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Webinar Asks: "Are We An Imperial Faith?"

U/U Colonial Legacy Webinar facilitators. Clockwise from top left: Rev. Fred Muir, Rev. Alicia R. Forde, Rev. Roger Bertschausen, Allison Hess, Rob Kipp, and Rev. Sara Ascher

U/U Colonial Legacy Webinar facilitators. Clockwise from top left: Rev. Fred Muir, Rev. Alicia R. Forde, Rev. Roger Bertschausen, Allison Hess, Rob Kipp, and Rev. Sara Ascher

By Rob Kipp

For five weeks in the fall of 2020, the International Unitarian/Universalist Joint Working Group (Unitarian Universalist Association International Office, the International Council of Unitarians and Universalists, and the UU Partner Church Council) hosted a five-part webinar series that posed the question: Are we an imperial faith?

We cordially invite you to view the recorded sessions and peruse their associated materials.

The webinar invited participants to explore and understand the role that North American Unitarians, Universalists, and Unitarian Universalists have played abroad, with particular attention to our participation in colonial enterprises. We reflected on the complex power structures in play during international and cross-cultural engagement, in the past as well as the present, in order to avoid making the same mistakes as our colonial forebears. We aimed to make space for curiosity and humility, for an awareness that we’re all on a road of learning together.

Session 1 was led by Rev. Fred Muir, UU Partner Church Council Interim Executive Director. Rev. Muir took us through a brief history of North American U/U imperialism and the theological elements that justified imperial involvement at the time. He invited us to consider (using hymns as examples) how an imperial mindset lingers in North American UU theology and practice today.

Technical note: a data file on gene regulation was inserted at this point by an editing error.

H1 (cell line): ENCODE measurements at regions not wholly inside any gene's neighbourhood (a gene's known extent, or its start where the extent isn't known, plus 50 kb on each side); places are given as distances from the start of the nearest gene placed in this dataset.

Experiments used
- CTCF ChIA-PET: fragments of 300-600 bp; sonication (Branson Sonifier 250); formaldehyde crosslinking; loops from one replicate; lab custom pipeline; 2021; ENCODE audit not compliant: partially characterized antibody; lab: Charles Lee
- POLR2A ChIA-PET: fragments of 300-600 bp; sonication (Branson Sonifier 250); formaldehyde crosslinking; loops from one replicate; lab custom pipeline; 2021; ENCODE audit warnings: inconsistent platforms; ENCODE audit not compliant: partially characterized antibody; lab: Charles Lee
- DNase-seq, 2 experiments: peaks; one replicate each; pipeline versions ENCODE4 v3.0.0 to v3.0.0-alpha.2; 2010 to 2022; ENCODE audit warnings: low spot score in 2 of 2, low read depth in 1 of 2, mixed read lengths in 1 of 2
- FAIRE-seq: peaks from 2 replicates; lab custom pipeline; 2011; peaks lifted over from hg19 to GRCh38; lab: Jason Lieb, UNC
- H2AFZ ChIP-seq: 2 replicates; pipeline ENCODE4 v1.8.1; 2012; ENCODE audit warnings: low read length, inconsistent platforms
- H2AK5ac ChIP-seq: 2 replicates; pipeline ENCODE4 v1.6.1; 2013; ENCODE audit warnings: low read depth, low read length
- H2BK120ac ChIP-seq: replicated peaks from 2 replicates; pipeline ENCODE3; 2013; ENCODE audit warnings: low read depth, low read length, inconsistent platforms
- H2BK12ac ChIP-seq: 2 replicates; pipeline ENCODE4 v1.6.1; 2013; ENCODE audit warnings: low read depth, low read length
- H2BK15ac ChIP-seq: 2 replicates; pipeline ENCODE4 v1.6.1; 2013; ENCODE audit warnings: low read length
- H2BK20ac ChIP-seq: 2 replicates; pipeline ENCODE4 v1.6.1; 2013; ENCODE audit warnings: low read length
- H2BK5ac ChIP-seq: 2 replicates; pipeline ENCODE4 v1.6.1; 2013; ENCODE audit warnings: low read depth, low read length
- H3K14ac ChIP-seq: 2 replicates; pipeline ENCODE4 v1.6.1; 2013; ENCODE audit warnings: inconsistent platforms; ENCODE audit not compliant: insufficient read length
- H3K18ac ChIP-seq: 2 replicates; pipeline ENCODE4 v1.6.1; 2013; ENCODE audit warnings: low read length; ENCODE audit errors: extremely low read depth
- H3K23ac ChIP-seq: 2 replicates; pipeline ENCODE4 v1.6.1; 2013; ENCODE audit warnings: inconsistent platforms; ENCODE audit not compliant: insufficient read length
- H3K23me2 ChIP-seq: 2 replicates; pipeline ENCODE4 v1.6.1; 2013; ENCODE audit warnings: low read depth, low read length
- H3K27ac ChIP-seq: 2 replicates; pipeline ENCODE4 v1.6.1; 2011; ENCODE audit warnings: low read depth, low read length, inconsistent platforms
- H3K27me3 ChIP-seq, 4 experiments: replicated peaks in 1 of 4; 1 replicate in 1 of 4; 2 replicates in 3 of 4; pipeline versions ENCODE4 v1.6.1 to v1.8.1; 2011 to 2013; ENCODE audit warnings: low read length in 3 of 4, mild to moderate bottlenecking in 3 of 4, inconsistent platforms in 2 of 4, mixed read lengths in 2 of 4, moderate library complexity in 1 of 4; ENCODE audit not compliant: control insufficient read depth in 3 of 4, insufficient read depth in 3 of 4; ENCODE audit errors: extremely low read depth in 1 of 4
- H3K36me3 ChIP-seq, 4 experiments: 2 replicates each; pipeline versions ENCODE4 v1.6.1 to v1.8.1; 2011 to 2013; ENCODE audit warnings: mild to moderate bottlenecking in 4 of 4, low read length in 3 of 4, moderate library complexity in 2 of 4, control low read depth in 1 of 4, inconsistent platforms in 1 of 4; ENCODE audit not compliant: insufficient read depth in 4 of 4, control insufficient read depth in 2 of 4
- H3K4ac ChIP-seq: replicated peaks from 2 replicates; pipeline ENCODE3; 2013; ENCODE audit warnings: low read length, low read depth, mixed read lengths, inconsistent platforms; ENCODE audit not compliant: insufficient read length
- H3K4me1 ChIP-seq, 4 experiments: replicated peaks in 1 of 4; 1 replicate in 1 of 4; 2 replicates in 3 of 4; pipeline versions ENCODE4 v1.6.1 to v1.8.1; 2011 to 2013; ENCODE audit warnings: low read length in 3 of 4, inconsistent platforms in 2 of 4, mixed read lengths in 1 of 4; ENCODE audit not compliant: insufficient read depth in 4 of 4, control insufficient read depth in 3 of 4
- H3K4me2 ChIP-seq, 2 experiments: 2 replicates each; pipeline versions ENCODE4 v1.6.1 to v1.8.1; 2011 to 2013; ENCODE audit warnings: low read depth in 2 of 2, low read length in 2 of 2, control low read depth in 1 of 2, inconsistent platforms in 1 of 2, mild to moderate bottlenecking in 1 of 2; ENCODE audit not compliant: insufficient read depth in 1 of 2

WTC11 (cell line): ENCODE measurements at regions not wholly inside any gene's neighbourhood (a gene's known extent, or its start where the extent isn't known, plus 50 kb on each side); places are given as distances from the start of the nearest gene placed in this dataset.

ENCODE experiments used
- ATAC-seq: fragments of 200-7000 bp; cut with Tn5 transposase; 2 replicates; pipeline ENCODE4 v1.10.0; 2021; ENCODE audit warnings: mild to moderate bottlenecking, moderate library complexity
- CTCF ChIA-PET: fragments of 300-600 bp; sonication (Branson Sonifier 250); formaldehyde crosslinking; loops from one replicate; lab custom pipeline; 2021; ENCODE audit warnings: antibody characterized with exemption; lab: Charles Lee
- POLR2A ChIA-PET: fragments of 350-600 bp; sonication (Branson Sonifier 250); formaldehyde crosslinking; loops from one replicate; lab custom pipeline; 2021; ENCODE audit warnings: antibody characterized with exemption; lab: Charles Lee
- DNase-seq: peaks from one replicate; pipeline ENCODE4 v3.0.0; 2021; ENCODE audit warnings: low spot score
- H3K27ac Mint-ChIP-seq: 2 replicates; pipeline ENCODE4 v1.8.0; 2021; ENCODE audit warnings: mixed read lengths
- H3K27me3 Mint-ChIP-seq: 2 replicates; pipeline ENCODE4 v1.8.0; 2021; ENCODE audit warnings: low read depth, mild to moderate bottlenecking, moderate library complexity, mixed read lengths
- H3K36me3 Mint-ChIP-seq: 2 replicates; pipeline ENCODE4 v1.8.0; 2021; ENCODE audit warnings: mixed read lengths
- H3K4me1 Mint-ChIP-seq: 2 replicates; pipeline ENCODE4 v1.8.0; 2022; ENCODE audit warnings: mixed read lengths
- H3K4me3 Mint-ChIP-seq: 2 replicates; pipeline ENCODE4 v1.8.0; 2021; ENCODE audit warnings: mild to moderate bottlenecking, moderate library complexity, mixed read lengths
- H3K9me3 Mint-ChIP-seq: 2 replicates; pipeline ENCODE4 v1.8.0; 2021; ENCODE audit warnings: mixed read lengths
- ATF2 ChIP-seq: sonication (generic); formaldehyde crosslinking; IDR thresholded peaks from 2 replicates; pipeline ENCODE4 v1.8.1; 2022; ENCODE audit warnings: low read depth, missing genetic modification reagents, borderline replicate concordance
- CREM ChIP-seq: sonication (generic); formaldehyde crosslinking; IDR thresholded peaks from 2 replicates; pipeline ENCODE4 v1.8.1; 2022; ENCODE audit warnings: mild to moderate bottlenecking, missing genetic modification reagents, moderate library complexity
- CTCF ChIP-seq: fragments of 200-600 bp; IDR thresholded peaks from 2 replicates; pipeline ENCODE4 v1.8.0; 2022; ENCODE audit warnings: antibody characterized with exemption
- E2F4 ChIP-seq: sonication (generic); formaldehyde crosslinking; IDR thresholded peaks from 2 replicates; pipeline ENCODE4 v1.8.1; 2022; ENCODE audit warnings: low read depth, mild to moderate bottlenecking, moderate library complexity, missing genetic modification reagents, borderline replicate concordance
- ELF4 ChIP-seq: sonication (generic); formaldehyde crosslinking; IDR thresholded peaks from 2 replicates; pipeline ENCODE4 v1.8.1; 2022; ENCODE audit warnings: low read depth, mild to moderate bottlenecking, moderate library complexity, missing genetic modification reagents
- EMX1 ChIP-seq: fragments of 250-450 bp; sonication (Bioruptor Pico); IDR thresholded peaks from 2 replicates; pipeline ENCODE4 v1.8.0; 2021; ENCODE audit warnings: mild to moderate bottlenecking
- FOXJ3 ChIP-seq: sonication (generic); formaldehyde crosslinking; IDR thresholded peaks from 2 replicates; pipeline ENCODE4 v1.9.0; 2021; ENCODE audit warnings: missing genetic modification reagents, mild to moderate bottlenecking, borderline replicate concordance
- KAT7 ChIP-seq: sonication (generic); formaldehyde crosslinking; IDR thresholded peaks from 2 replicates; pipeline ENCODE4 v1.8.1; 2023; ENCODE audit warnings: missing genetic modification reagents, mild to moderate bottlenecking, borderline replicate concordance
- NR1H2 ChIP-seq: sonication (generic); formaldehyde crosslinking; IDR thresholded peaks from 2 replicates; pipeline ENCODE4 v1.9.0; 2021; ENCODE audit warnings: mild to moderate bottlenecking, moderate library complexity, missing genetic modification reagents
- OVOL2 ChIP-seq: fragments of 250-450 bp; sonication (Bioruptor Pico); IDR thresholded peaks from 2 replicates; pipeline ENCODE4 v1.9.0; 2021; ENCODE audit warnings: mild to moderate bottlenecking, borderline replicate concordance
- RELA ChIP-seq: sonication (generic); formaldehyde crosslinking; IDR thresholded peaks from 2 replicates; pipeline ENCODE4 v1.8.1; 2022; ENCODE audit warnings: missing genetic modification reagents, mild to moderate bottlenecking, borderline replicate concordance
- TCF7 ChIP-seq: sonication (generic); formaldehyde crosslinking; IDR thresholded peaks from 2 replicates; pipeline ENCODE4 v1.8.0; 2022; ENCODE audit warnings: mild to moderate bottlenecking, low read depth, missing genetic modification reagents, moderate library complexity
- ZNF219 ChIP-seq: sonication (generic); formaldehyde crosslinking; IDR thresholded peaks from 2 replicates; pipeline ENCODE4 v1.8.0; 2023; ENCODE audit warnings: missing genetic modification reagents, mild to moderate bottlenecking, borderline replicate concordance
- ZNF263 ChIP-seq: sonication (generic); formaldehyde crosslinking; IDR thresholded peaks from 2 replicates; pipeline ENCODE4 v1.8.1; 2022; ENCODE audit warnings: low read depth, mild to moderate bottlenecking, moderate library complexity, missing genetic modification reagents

Rev. Roger Bertschausen—former UU Partner Church Council Executive Director—facilitated Session 2, where we discussed the vein of “spiritual Darwinism” that runs through NA UUism: the belief that North American UUs are “further along the evolutionary path” than other faith groups, even other U/U groups around the world. To what extent does this branch of UUism privilege oneness and unity over an embrace of diversity? Rev. Bertschausen invited participants to reflect on who is being referred to when we sing and speak of the one-ness of humanity, as in the hymn “We Would Be One.” Who is “we”? What does “one” look and feel like?

Session 3 was helmed by Rev. Sara Ascher, International Council of Unitarians and Universalists Executive Director. Central to Rev. Ascher’s session was an examination of Singing the Living Tradition’s Responsive Reading #584, “Network of Mutuality” by Rev. Dr. Martin Luther King, Jr. Rev. Ascher showed how the lines of the reading had been taken (out of context) from several King sources. We discussed how the decontextualization is used in Unitarian Universalist congregations and how it shapes our understanding of King’s sentiments.

Rev. Alicia R. Forde—Unitarian Universalist Association International Office Director—led Session 4, applying some of the prior weeks’ framing and theories to real-world situations that Unitarian Universalists have had to consider. Rev. Forde invited us to imagine two scenarios—each tied up in unequal power relationships, if not outright imperialism—and how best a North American UU might respond in such situations.

The final session was a wrap-up discussion of the threads tugged on throughout the series.

The conversation is certainly not over. This conversation is one of many that seeks to respond to the call of the UUA Commission on Institutional Change to live more fully into our faith's principles of inclusion, equity, and justice. We hope that you and others in your circle will engage with the questions raised in the series, and we look forward to continuing the discussion—in some new form—down the road.